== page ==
When a Republican CEO from another state alleges that a Minnesota Republican Senator has received $75,000 in laundered money from a supporter, that allegation is newsworthy. But when the alleged event happens to have occurred in the same time period when the Senator was investing in his home, that strikes me as irrelevant information.
The local Fox affiliate sees it differently. It did a breathless story last night noting that Coleman had been remodeling his home and had encountered a cost overrun at the same time as the cash was allegedly being funneled from Texas-based Deep Marine Technologies to Coleman. Fox’s follow-up story, and the hyped versions of it on places like Huffington Post, are unfair to Coleman. Pointing out the remodeling timing tells us nothing about whether the original allegations are true or false. It is good grist for the conspiracy mongers, but this circumstantial evidence sheds more heat than light.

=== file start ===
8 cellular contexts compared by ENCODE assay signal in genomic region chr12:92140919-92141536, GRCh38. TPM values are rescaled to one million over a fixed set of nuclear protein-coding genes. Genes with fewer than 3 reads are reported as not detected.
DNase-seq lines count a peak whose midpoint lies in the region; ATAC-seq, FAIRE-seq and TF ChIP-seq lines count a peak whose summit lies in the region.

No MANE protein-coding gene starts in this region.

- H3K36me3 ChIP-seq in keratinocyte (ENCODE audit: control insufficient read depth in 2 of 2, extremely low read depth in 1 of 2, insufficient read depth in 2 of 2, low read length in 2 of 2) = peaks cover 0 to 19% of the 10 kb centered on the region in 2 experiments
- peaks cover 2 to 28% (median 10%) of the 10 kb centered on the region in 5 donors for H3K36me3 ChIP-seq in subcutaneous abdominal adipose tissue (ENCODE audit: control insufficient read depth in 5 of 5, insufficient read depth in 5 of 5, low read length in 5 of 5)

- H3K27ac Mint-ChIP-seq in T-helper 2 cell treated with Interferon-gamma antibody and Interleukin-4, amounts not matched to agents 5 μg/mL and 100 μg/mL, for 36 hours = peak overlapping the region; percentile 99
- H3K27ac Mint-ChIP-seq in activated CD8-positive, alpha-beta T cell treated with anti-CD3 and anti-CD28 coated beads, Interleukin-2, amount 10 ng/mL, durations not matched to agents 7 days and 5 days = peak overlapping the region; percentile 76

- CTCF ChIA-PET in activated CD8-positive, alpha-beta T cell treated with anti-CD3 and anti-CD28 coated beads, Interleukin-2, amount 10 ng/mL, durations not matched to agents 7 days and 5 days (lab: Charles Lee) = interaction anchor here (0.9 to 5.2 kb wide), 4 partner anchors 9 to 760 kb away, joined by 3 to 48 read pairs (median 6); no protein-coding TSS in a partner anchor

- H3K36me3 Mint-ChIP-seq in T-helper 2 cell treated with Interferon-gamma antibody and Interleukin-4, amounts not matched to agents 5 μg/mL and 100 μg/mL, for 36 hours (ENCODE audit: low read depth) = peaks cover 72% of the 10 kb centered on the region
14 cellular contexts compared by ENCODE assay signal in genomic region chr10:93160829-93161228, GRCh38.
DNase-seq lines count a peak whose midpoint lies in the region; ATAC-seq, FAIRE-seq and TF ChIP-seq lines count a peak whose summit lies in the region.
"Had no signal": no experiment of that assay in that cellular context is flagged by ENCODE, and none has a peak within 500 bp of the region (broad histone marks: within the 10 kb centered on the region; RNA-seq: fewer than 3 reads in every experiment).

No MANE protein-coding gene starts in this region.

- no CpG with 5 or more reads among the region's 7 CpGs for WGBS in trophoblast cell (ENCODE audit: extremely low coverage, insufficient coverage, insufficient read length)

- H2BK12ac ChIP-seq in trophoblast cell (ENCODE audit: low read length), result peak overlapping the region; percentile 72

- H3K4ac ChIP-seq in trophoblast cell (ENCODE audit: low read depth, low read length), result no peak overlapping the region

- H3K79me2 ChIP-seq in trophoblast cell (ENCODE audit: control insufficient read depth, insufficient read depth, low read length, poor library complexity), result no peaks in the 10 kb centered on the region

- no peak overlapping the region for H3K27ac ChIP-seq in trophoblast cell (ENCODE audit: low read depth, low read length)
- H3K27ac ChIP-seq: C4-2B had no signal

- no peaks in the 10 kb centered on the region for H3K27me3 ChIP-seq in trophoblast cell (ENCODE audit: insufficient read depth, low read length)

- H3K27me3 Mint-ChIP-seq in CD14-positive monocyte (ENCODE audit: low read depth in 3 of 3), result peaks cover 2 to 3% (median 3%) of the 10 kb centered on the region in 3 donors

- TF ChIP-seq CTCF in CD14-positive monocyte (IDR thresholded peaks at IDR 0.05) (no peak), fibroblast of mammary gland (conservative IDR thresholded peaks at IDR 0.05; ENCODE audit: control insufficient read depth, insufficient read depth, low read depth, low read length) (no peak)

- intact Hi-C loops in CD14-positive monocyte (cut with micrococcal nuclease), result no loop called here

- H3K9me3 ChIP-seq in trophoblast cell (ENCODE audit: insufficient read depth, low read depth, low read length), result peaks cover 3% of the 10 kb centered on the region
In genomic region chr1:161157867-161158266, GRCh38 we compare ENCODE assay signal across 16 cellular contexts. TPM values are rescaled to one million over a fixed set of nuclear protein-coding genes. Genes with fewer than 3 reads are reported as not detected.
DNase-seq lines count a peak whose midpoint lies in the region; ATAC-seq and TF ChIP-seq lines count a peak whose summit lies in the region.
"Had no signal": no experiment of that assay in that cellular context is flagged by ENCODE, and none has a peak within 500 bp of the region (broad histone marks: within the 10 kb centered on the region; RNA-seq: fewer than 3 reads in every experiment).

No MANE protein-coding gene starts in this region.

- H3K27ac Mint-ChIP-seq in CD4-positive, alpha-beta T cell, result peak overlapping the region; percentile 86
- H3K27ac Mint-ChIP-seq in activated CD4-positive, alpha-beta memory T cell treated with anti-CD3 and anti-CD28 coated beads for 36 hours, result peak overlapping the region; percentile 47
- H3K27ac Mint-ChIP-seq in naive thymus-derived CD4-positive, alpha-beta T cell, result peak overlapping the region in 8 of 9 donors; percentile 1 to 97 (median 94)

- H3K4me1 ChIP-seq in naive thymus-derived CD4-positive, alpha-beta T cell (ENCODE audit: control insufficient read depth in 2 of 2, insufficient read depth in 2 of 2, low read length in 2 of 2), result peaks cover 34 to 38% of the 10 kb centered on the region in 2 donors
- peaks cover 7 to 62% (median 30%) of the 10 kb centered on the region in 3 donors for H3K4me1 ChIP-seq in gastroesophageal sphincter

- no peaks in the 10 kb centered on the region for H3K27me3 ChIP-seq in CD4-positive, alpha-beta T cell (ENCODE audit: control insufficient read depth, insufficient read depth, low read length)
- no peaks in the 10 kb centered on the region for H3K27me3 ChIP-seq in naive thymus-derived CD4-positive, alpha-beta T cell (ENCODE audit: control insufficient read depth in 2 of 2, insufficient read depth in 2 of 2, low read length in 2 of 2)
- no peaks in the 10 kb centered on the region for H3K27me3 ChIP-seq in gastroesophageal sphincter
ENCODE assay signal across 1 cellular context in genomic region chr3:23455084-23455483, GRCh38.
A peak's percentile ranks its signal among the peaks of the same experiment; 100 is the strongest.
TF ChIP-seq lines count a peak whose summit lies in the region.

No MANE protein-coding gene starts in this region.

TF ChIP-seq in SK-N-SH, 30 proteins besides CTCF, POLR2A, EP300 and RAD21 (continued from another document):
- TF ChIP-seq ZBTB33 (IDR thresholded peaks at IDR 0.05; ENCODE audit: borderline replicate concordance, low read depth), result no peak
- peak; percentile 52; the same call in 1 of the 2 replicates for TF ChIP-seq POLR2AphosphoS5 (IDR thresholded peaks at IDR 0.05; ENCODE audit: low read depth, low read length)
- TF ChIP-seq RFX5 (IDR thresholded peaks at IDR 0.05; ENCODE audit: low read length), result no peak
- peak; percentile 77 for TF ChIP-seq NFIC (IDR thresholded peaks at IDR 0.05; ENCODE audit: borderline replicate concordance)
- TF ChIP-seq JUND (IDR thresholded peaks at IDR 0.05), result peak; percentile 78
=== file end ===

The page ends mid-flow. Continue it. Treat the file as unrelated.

In an even bigger stretch, Fox pointed out that the interior designer who worked on the remodeling project was, gasp, a friend and supporter of Coleman. The odd inclusion of this irrelevant fact inferred there was something unsavory about that. Am I missing something? Is there something illegal or unethical about people hiring friends and supporters for home projects? If so, lots of us are guilty of the same crime.
Holy hyperventilation. The Texas CEO’s allegations are very serious, and reporting that actually helps us understand whether the allegations are true or false is welcomed. But reporters should stick to evidence directly relevant to the allegations, instead of hyping the allegations with lighter than air motive theories. This didn’t pass the smell test.